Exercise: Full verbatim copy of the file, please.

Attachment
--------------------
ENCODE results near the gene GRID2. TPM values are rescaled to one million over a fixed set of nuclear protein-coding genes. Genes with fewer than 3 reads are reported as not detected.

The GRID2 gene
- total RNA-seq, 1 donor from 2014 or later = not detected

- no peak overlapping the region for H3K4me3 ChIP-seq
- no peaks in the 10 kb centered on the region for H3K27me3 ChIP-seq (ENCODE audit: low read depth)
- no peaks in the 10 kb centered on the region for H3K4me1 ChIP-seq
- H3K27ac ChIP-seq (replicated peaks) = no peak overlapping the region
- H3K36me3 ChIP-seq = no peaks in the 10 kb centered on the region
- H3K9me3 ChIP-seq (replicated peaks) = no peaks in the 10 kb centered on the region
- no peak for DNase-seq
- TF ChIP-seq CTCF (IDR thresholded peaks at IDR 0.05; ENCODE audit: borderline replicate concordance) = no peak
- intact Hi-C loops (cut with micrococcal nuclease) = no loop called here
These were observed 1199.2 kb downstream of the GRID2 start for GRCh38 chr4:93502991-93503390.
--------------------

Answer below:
ENCODE results near the gene GRID2. TPM values are rescaled to one million over a fixed set of nuclear protein-coding genes. Genes with fewer than 3 reads are reported as not detected.

The GRID2 gene
- total RNA-seq, 1 donor from 2014 or later = not detected

- no peak overlapping the region for H3K4me3 ChIP-seq
- no peaks in the 10 kb centered on the region for H3K27me3 ChIP-seq (ENCODE audit: low read depth)
- no peaks in the 10 kb centered on the region for H3K4me1 ChIP-seq
- H3K27ac ChIP-seq (replicated peaks) = no peak overlapping the region
- H3K36me3 ChIP-seq = no peaks in the 10 kb centered on the region
- H3K9me3 ChIP-seq (replicated peaks) = no peaks in the 10 kb centered on the region
- no peak for DNase-seq
- TF ChIP-seq CTCF (IDR thresholded peaks at IDR 0.05; ENCODE audit: borderline replicate concordance) = no peak
- intact Hi-C loops (cut with micrococcal nuclease) = no loop called here
These were observed 1199.2 kb downstream of the GRID2 start for GRCh38 chr4:93502991-93503390.